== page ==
portfolio risk

c.
d.

19.
a.
b.
c.
d.

Owning two securities instead of one will not reduce the risk taken by an investor
if the two securities are
perfectly positively correlated with each other
perfectly independent of each other
perfectly negatively correlated with each other
of the same category, e.g. blue chips

20.
a.
b.
c.
d.

When the covariance is positive, the correlation will be:

positive
negative
zero
impossible to determine

21.

Calculate the risk (standard deviation) of the following two-security portfolio if

the correlation coefficient between the two securities is equal to 0.5.
Variance
Weight (in the portfolio)
Security A
10
0.3
Security B
20
0.7
17.0 percent
5.4 percent
2.0 percent
3.7 percent

a.
b.
c.
d.

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22.
a.
b.
c.
d.

The major problem with the Markowitz model is its:

lack of accuracy
predictability flaws
complexity
inability to handle large number of inputs

Q2. True-False Questions

1.Standard deviations for well-diversified portfolios are reasonably steady over time.
2.
A probability distribution shows the likely outcomes that may occur and the
probabilities associated with these likely outcomes.
3.
Portfolio risk is a weighted average of the individual security risks.
4.
A negative correlation coefficient indicates that the returns of two
securities have a tendency to move in opposite directions.
5.

Investments in commodities such as precious metals may provide additional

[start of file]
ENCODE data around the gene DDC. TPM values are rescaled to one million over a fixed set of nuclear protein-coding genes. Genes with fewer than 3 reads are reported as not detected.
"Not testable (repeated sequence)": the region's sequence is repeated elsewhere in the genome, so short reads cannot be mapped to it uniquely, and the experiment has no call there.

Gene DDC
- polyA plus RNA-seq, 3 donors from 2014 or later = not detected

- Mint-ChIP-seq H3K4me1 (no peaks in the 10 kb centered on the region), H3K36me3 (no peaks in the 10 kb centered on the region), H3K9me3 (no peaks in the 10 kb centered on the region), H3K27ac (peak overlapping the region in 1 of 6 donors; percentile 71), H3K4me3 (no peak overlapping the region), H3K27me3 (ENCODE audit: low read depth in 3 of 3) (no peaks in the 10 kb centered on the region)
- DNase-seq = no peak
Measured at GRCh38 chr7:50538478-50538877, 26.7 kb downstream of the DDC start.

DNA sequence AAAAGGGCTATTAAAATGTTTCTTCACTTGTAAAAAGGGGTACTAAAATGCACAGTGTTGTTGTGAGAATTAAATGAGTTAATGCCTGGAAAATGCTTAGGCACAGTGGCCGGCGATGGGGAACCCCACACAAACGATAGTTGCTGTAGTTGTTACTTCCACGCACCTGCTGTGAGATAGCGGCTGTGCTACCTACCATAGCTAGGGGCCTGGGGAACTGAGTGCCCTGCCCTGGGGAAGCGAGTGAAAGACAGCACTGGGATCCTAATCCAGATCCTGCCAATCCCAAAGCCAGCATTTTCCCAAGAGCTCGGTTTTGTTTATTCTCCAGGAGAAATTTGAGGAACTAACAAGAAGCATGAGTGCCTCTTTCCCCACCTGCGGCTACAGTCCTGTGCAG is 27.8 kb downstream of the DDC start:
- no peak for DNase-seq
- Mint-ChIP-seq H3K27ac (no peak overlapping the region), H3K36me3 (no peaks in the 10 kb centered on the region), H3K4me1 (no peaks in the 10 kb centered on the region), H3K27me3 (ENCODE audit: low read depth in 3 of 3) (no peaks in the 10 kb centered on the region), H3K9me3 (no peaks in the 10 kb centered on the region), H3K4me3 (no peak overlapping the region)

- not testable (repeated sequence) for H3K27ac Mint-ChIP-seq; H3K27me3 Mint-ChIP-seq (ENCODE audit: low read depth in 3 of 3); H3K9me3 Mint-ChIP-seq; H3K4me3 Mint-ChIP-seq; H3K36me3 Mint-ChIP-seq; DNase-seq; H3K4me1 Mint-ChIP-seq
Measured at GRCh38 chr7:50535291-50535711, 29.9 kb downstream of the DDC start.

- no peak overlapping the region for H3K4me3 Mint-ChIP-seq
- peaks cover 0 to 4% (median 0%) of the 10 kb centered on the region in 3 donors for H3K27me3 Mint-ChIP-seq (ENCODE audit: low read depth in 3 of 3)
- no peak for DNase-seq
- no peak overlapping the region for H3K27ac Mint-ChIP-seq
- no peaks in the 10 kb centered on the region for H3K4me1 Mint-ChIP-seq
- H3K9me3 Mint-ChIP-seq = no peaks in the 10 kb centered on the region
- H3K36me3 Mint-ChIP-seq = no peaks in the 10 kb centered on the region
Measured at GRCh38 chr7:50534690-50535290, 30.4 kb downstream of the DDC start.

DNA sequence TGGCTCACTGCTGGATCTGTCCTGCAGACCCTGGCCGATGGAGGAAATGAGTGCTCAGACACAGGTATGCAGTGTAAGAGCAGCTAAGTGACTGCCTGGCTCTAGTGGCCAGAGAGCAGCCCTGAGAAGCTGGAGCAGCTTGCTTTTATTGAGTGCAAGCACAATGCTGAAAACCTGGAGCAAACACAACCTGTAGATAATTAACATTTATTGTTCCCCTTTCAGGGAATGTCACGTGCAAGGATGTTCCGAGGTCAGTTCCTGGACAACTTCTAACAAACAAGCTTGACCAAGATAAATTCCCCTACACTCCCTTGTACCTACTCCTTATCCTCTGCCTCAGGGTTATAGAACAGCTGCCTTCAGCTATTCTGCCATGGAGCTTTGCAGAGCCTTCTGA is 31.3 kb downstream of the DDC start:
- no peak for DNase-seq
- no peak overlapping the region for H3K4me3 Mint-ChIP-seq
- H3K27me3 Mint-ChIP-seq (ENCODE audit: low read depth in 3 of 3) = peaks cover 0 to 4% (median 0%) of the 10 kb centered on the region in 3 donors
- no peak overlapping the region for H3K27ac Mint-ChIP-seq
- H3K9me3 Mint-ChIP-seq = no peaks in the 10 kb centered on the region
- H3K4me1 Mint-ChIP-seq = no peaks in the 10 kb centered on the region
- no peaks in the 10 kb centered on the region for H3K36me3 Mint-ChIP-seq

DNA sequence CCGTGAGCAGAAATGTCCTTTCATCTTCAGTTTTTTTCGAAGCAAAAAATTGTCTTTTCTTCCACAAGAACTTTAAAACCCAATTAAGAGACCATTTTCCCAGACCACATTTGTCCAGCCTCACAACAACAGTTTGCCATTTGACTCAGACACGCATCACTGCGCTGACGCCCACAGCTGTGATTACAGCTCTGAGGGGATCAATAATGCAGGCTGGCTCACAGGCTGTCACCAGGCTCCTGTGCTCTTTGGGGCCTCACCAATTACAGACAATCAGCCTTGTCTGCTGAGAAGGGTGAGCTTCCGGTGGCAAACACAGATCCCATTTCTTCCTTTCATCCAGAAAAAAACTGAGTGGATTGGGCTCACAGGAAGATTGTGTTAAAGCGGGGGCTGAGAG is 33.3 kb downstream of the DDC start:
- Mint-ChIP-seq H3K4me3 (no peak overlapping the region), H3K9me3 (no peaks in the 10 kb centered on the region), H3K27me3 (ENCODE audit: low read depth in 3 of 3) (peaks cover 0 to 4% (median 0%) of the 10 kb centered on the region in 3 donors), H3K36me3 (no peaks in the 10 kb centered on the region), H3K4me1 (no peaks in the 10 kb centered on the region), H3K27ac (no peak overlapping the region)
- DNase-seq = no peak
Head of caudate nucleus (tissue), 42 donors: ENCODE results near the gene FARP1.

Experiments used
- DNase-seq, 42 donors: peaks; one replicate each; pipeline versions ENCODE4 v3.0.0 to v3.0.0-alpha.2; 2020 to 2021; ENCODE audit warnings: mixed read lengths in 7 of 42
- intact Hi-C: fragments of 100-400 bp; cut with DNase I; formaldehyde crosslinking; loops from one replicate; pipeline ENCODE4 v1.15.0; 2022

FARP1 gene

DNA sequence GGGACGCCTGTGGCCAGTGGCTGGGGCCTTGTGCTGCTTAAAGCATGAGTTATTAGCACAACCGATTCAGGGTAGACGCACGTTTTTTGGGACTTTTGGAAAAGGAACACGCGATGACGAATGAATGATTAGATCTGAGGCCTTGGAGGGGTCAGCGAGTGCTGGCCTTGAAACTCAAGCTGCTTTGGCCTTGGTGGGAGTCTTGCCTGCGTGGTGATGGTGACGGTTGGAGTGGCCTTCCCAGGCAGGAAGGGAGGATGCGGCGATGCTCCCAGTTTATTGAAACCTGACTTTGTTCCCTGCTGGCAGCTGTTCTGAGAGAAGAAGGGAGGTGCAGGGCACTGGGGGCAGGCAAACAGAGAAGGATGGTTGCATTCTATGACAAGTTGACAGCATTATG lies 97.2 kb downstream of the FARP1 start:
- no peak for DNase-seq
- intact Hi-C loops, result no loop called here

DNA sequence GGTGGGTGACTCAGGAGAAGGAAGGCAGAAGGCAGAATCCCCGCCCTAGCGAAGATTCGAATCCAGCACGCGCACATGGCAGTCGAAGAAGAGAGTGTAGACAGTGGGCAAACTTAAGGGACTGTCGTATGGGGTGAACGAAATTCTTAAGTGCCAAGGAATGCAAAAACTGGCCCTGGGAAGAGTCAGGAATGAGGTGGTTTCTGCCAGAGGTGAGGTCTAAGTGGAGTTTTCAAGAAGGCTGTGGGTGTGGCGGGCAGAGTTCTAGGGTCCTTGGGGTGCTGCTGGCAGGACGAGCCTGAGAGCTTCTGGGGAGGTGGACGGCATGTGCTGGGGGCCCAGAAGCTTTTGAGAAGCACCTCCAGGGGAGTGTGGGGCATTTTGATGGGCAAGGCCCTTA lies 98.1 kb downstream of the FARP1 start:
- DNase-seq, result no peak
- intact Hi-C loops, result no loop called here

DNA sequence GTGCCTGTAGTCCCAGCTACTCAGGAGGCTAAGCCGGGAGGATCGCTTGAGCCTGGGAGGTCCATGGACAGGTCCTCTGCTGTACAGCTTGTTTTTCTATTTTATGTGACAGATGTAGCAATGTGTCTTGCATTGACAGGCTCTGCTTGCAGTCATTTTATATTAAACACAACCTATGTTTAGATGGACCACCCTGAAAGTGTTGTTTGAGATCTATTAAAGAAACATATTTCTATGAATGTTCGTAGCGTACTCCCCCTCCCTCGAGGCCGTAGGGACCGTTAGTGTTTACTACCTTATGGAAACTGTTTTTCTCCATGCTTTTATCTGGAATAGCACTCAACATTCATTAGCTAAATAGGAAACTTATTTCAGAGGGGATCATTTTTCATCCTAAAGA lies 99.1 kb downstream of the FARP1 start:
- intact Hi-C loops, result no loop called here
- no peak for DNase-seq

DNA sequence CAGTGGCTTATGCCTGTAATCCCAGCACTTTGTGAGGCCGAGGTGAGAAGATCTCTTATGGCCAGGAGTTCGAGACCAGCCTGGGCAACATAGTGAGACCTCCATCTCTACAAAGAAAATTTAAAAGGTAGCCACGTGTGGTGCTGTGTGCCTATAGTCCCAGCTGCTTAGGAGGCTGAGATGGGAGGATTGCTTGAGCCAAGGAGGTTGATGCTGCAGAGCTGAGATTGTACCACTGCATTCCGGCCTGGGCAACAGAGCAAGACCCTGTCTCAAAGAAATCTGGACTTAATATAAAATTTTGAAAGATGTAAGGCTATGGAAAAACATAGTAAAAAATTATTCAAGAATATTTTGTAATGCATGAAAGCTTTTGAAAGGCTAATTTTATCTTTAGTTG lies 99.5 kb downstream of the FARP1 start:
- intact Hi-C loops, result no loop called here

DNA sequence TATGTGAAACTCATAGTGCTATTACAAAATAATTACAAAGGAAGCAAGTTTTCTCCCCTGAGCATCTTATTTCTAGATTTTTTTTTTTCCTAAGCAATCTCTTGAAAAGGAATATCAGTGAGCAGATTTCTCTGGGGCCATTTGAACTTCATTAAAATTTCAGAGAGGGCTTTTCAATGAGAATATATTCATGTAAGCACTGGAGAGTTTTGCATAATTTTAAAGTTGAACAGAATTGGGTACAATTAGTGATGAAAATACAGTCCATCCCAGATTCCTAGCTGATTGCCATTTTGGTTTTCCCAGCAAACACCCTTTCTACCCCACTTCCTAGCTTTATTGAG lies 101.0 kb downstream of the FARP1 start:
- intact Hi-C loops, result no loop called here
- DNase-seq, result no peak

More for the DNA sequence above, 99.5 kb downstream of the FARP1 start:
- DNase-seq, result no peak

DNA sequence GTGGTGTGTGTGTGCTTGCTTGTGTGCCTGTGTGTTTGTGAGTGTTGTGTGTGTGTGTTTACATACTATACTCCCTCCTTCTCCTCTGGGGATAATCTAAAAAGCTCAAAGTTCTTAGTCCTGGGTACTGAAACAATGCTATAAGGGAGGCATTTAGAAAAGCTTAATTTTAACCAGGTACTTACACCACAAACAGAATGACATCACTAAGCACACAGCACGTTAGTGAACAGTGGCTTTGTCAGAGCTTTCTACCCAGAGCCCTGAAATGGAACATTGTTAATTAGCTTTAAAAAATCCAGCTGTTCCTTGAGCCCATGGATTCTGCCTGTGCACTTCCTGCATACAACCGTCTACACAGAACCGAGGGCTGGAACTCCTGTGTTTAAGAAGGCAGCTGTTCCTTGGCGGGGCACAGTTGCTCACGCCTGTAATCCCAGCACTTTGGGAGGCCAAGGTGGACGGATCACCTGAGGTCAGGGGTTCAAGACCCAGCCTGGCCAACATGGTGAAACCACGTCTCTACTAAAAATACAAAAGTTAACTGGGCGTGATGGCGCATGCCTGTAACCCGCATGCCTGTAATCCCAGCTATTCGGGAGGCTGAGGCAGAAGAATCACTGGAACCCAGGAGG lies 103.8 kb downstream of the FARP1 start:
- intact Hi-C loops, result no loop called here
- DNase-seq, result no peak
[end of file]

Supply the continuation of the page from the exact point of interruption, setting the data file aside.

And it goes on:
diversification opportunities for portfolios consisting primarily of stocks and
bonds.

6.

According to the Law of Large Numbers, the larger the sample size, the more
likely it is that the sample mean will be close to the population expected value.

7.

8.
9.

10.
11.
12.

Throwing a dart at the WSJ and selecting stocks on this basis would be
considered random diversification.
Portfolio risk can be reduced by reducing portfolio weights for assets with
positive correlations.
If an analyst uses ex post data to calculate the correlation coefficient and
covariance and uses them in the Markowitz model, the assumption is that
past relationships will continue in the future.
In the case of a four-security portfolio, there will be 8 covariances.
The correlation coefficient explains the cause in the relative movement in returns
between two securities.
In a portfolio consisting of two perfectly negatively correlated securities, the
highest attainable expected return will consist of a portfolio containing 100% of
the asset with the highest expected return.

1.
Are the expected returns and standard deviation of a portfolio both weighted